The first story Jesus uses to emphasize the suddenness of his coming and the need to be ready for it was the destruction of the earth by flood in the days of Noah. This was a well known case of God's judgment of wickedness in history, and it is referred to quite naturally by Old Testament prophets like Isaiah (Isaiah 54:9) and Ezekiel (Ezekiel 14:14-20) and by New Testament writers like the author of Hebrews (Hebrews 11:7) and Peter (1 Peter 3:20; 2 Peter 2:5). Jesus refers to it in verses 37-39.

There is an important contrast between the verses we were looking at in the last study and the opening verse of the section of Matthew 24 to which we come now. It is the difference between "you know" in verse 33 and "no one knows" in verse 36. What the disciples were to know is that "when you see all these things” the end will be "near, right at the door.” It refers to the terrible characteristics of their age, and ours—false messiahs, wars, earthquakes, famines, persecutions, apostasy, and false prophets—all of which Jesus' disciples saw in their time and we continue to see today. Having seen these things we should know that the return of Jesus Christ is near, even at the door. That door could be flung open by Christ at any moment.

Let me go back and review the lessons that are to be drawn from the first thirty-five verses of Matthew 24. The coming of Christ and the end of the world is immanent, meaning that it can occur any moment. Therefore, our present responsibilities must be:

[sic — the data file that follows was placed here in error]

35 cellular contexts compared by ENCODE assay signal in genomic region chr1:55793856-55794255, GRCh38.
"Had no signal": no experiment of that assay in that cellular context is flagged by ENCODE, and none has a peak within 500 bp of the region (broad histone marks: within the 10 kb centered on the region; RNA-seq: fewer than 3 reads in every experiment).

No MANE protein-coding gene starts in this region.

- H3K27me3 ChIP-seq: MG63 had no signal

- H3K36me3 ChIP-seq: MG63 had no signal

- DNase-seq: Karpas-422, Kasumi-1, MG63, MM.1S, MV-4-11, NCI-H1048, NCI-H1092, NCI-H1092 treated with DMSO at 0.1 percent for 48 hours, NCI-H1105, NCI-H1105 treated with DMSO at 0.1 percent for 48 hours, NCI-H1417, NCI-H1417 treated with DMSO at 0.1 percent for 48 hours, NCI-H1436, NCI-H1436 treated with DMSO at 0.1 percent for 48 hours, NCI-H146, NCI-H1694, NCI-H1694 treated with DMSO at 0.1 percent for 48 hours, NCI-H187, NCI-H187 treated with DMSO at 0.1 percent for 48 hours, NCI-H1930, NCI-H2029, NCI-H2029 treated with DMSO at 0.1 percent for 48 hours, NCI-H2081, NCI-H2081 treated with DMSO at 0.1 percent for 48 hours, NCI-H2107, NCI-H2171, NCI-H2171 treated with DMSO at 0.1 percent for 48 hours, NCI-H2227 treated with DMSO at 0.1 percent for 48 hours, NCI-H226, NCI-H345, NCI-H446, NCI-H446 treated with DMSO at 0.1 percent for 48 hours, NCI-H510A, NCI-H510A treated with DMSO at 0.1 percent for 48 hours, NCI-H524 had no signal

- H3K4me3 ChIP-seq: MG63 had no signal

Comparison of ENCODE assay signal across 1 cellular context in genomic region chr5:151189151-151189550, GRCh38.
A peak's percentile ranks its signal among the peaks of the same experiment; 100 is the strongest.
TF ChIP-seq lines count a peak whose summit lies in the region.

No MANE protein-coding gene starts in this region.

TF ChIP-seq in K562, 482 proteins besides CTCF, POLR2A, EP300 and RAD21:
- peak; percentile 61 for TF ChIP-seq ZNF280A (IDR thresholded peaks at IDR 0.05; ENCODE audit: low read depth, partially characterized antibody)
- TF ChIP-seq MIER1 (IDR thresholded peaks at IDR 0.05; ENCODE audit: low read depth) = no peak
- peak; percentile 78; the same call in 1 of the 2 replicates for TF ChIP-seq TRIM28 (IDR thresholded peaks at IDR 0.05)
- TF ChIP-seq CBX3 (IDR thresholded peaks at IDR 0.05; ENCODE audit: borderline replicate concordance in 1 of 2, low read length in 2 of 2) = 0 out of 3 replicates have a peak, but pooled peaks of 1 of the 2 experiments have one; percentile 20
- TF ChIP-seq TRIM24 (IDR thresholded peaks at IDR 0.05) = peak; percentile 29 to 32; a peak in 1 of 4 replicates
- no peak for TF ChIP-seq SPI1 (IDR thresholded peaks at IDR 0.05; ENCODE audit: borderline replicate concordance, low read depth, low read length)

We have gotten pretty far in our analysis of these verses. So far so good. But what about the time references, the problem that has led some commentators to the dispensational or preterist positions? I would argue that these must be fitted to the other statements, namely, that distressful times are not signs of Christ's second coming and that his coming will be so unexpected that no one, not even the angels in heaven nor Jesus himself, can say when it will be. Let's take them one at a time.

As we have discovered, Matthew 24 introduces some very difficult passages to interpret. Yesterday we looked at two theories, but noticed some problems with them. We must again ask the question, "how do we solve these difficulties?" History suggests that we probably cannot, at least not to everyone's satisfaction, since disagreements about this chapter have existed throughout church history. But let me try anyway, starting with the flow of thought in the chapter.